She doesn’t dare to ask for dresses and jewels, as her sisters do. Instead she plants a tree on her mother’s grave, and waters it with weeping.
They laugh at her when they see her in front of the mirror, trying ribbons in her hair. It’s the reason for their jeering, their middling cruelties: if he wants to be a maiden, they say, then let him be a maid. She cooks and cleans for them, sorts lentils, fetches water, helps them dress. She sleeps in the kitchen, in the warm ashes of the hearth, where she needs not hear their mockery. Beneath the soot she can barely see her own skin.
There is no question of her attending the ball. She knows better than to ask.
But when she weeps under the tree that night, something falls from its branches: a dress of gold and silver, glowing in the light of the stars. When she puts it on her shoulders thin, her hips swell, her breasts grow round beneath the cloth. Her feet turn small and delicate, wearing slippers of silver stitched with gold.
They think she is a princess, when she comes to the ball. The king’s son dances with her all through the night. Her sisters see her, dancing with the grace of doves in flight, but they cannot see their kitchen boy in who she truly is.
When the king’s son asks her name she runs from him. She has no name, none that is her own. She leaves the dress beneath the tree and changes back into her soot-stained skin, and when her sisters come home they find her sleeping in the ashes.
She does the same the next night, and the next. On the third night the palace stairs are coated with pitch: her slipper clings to them, and she runs home without it.
The ball is over, then, but the dream remains. Someday she’ll find a magic that will last. She’ll find a name for herself, or she’ll make one, and she’ll have an answer when the king’s son asks her who she is.
He comes to their door, at last, holding a silver slipper stitched with gold. Her sisters run to try it on, but it is too small for them, too delicate; there is nothing for them but to admit defeat.
“Let me try,” she says.
They laugh, and then they scold, and they pray the king’s son forgive them for their brother – but she says it again, sure of her moment, and whether in fear of the strangeness in her or because it amuses them to let her walk into their mockery, they finally relent.
When she slips her foot into the shoe she changes. Her sisters are silent now, staring, but the king’s son knows her and gives her his hand.
When she takes it, she gives him her name.
Written for Flash Fiction Month 2018, day 6. This year I'm also fulfilling a challenge by an anonymous contributor - every character must be queer - as well as one by Teague-Drydan: At least half of the month needs to be fairy tale re-writes. Bonus if they aren't well known fairy tales. Fairy tale count: 3/16.
"Cinderella". I pitched this idea to the same diverse fairy tale project that I never heard back from!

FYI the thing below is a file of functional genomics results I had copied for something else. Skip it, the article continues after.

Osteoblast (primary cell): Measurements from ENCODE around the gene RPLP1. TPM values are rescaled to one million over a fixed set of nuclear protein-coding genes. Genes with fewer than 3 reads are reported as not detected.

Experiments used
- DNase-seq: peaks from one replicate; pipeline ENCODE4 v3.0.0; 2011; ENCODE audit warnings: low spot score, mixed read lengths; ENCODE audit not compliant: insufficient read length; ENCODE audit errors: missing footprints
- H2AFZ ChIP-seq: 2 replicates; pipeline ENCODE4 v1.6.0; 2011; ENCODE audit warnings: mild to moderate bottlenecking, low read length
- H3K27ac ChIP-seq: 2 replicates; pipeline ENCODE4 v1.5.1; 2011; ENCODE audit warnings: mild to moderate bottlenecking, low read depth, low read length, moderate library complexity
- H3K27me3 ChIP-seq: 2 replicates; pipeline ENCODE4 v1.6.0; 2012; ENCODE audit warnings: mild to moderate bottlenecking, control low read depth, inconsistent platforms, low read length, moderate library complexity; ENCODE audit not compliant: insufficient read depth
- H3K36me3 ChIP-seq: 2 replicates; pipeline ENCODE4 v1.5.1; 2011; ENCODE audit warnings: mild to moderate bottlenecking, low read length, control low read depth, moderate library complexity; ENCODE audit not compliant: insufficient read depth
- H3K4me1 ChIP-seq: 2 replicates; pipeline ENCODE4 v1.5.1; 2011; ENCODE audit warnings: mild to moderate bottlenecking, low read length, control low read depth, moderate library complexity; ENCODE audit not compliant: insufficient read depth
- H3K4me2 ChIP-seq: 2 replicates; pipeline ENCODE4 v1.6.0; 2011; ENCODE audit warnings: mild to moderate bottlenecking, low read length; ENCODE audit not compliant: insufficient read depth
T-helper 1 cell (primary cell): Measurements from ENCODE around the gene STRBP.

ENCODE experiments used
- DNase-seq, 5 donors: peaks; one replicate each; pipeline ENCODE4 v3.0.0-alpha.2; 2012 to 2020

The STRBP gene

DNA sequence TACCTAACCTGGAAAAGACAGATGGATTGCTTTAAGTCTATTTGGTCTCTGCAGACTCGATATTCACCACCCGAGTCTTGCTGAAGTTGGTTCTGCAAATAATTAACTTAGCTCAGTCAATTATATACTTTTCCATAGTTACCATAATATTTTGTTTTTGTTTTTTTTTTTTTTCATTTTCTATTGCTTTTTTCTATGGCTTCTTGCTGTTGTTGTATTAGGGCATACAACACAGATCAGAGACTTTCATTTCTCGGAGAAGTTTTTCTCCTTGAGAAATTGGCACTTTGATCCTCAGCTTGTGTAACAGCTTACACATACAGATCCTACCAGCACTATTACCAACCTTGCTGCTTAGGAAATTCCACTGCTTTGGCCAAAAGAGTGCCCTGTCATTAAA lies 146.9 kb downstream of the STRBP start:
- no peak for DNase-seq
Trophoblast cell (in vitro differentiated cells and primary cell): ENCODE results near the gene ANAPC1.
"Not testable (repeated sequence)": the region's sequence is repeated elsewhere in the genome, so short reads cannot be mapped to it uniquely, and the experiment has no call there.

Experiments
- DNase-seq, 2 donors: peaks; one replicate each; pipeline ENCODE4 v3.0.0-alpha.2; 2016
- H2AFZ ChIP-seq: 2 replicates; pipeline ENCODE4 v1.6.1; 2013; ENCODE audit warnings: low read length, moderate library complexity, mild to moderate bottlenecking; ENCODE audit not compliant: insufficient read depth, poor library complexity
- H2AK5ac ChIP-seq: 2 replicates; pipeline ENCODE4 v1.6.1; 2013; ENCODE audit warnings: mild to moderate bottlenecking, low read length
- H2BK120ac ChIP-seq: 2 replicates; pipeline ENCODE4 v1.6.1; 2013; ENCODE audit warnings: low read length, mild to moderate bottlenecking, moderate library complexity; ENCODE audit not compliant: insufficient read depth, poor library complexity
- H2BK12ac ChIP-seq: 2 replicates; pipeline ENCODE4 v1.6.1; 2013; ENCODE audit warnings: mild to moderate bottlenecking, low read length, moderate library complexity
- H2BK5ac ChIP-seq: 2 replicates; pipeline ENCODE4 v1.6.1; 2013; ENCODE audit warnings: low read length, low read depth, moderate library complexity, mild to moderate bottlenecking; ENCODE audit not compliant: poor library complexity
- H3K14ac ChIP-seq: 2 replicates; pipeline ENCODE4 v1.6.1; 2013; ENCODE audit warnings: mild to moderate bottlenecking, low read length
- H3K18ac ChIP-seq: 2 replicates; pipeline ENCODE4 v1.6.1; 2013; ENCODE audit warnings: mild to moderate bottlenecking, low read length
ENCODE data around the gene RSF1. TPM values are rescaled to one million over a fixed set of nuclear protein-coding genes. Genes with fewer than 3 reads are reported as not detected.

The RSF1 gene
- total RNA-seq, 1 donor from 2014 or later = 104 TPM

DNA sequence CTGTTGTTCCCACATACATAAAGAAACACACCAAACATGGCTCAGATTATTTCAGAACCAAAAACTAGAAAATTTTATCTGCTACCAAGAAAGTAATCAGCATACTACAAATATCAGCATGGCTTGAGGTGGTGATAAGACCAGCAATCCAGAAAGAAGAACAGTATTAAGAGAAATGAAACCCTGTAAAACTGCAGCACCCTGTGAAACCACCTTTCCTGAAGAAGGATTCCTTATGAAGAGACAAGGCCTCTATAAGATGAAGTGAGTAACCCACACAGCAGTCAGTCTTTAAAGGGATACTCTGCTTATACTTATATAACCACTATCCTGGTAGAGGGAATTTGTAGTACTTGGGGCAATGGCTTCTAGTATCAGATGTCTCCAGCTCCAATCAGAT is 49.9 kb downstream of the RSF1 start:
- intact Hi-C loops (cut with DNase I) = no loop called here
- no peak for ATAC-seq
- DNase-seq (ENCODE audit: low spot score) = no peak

The rest of today's stories can be found here.
If you've enjoyed this story, you may be interested in the collection of all my FFM stories this year: Beyond Dreams. You may also enjoy my FFM collections from the previous four years: Borrowed Strength, Ephemeron, Palalgia, and Changeling.
I love this so much Your writing never ceases to amaze me.
This is beautiful.
This is as awesome as some of the published works I've read. I do have to admit, the sudden change in gender from the pov to what the sisters said was a little jarring to me; I thought you had typo'd for a minute, until I got to the part about the transformation with the dress.
Thank you! It's probably my favourite piece I've written for FFM this year, so far. I can see how that'd be a bit jarring, but in a way that's actually a good thing - just the dissonance - as long as you figured it out soon enough, which it looks like you did.
There are tons of examples of beautiful description in this. Particularly with how you describe her dress and shoes. I also love how this ends.
Thank you! This was one of my favourite fairy tales when I was young, and a huge part of that was the artwork in one version of it that I had - so beautiful visuals are a necessary part of it, as far as I'm concerned. Unfortunately I don't remember the artist's name and have no way of finding it out again.
I know the feeling! When I was a kid, my sister and cousin and I were hanging out at the bookstore when we found a black picture book of horror stories. We sat down and read a story or two and were captivated. We left. We went back another time to buy it but it was gone. Now I don't remember the title or what the book even looked like, which fills me with such regret.
Adding to all the applause - this is just such an inspired reworking of the fairy tale. Wonderful, wonderful stuff.
You just made Cinderella make sense. This is beautiful.
Wow! I've always found Cinderella deeply boring, but I really enjoyed what you've done here. That one extra layer feels like it should have been there all along, it's what makes the story work for me.
Knowing it's had that effect is the best I could have hoped for.
I know what you mean! It's like, this one extra detail that should've been part of the story all along.